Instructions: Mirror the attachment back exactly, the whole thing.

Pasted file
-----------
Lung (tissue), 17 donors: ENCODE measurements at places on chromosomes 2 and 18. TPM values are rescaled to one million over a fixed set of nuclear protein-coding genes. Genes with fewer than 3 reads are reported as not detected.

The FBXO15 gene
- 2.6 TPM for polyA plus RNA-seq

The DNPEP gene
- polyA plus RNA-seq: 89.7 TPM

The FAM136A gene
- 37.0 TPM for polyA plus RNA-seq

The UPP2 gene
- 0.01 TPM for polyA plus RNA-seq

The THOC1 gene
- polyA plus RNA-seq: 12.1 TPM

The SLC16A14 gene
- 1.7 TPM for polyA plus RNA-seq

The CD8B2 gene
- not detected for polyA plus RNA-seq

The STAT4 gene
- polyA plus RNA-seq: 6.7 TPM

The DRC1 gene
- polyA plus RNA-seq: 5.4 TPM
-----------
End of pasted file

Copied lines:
Lung (tissue), 17 donors: ENCODE measurements at places on chromosomes 2 and 18. TPM values are rescaled to one million over a fixed set of nuclear protein-coding genes. Genes with fewer than 3 reads are reported as not detected.

The FBXO15 gene
- 2.6 TPM for polyA plus RNA-seq

The DNPEP gene
- polyA plus RNA-seq: 89.7 TPM

The FAM136A gene
- 37.0 TPM for polyA plus RNA-seq

The UPP2 gene
- 0.01 TPM for polyA plus RNA-seq

The THOC1 gene
- polyA plus RNA-seq: 12.1 TPM

The SLC16A14 gene
- 1.7 TPM for polyA plus RNA-seq

The CD8B2 gene
- not detected for polyA plus RNA-seq

The STAT4 gene
- polyA plus RNA-seq: 6.7 TPM

The DRC1 gene
- polyA plus RNA-seq: 5.4 TPM